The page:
By The Glass
California’s pinot noirs of 2006 are outstanding
A few articles ago, I wrote of how 2006 pinot noir production in California was way down in numbers and how prices have significantly increased. Now that I have tasted a few, I have some additional observations.
In general, the 2006s are much lighter in color than the '04s and '05s, with much more apparent perfume and higher acidity levels. They are very much about elegance.
The '06 Au Bon Climat "La Bauge Au-dessus" ($28), for example, is absolutely stunning, quite feminine, alluring and wonderfully scented.
I could make similar statements about some of my perennial favorites Melville "Estate" ($31), WH Smith "Sonoma Coast" ($27) and the Brewer Clifton "Rio Vista Vineyard" ($45).
I absolutely love them!
Two others, the Whitcraft "Morning Dew Vineyard" ($50) and Whitcraft "Morning Wood" ($60) bottlings. They are, without a doubt, two of the finest California pinot noirs I have ever had. Both are produced from the Morning Dew Vineyard up in Anderson Valley, owned by Burt Williams, formerly of Williams & Selyem.
Unlike many of their peers, these two pinots have incredible depth, pedigree and soulfulness, without any sense of heaviness. It's a style normally found in pinot noirs produced in Burgundy, France.
Yes, they are pricey, but for you Burgundy collectors, they are certainly worth checking out.
Wine lovers are discovering that it is getting harder and harder to find good pinot for under $20 a bottle. But those looking for more value-oriented wines should check out the 2006 Carmel Road Pinot Noir ($18). Produced from Monterey grapes by the Kendall-Jackson wine group, the '06 is round, gentle and delicious.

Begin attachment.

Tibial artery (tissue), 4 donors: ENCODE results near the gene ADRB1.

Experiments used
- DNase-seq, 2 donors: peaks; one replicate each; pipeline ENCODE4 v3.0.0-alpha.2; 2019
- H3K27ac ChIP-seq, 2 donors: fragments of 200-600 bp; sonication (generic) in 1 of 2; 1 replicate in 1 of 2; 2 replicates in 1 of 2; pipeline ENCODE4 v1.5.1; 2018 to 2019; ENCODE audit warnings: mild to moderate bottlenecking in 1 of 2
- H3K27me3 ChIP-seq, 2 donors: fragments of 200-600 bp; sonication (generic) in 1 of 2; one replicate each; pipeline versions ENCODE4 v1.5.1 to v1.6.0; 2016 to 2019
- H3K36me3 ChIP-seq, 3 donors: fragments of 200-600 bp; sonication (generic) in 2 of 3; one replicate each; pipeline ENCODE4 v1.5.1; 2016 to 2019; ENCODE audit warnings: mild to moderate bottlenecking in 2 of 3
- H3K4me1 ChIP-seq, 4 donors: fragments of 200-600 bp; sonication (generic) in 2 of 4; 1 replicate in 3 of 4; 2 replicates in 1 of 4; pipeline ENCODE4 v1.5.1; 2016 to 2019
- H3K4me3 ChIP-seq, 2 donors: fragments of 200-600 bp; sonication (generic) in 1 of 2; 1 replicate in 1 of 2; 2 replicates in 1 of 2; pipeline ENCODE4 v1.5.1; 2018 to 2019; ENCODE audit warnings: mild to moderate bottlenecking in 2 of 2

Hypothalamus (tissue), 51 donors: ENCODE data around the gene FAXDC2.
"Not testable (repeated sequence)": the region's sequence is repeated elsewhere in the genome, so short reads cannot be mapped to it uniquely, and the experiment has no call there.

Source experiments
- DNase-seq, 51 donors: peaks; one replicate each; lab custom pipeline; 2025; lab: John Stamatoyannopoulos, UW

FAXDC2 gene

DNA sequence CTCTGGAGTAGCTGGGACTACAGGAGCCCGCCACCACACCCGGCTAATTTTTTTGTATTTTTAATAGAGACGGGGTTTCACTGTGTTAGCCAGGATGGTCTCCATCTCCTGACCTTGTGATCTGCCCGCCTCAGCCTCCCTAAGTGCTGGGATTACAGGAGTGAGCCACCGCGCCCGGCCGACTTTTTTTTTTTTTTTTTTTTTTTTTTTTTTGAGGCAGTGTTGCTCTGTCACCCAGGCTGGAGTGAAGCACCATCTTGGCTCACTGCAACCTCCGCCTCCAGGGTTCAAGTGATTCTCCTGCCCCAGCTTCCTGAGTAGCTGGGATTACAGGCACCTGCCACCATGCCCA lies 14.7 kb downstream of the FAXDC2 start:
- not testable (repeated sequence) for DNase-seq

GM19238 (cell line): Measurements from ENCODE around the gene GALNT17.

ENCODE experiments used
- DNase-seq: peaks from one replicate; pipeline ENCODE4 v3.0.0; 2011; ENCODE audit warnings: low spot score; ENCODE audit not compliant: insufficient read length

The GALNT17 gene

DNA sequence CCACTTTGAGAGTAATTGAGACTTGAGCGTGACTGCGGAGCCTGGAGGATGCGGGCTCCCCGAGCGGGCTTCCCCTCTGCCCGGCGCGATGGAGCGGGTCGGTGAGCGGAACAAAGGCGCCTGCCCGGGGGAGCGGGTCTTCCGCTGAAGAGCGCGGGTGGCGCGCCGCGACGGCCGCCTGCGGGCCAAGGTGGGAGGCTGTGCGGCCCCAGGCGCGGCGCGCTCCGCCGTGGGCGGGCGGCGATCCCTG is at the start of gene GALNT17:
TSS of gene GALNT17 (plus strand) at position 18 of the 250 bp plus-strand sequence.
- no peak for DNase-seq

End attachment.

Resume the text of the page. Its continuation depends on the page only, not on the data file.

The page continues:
Let's shift focus and highlight a couple of newly released cabernet sauvignons from California:
If you prefer a snazzy, flashy, showy style, check out the 2005 Obsidian Ridge Cabernet Sauvignon ($29). I liked the 2004 a lot, and the new release is also quite good.
In Napa Valley, a few young Turks are crafting some cabernets well worth checking out. One of them is Dave Finney, who is making a cab-based red he's named Beau Vigne. The estate vineyard is 1,350 feet above the Stags Leap District, up toward Atlas Peak. Like many of the Stags Leap wines, the 2005 "Juliet's" ($50) is an "iron fist in a velvet glove," a lovely wine.
Those looking for value should really check out the 2005 Green Lion Cabernet Sauvignon. This wine is produced from Napa Valley grapes under the watchful, talented eye of superstar Australian winemaker, Chris Ringland. At $20 or so a bottle, one can only marvel at such a discovery.
Chuck Furuya is a master sommelier and a partner in the Sansei restaurants.
This column is a weekly lesson in wine pairing written by a rotating panel of wine professionals. Write to firstname.lastname@example.org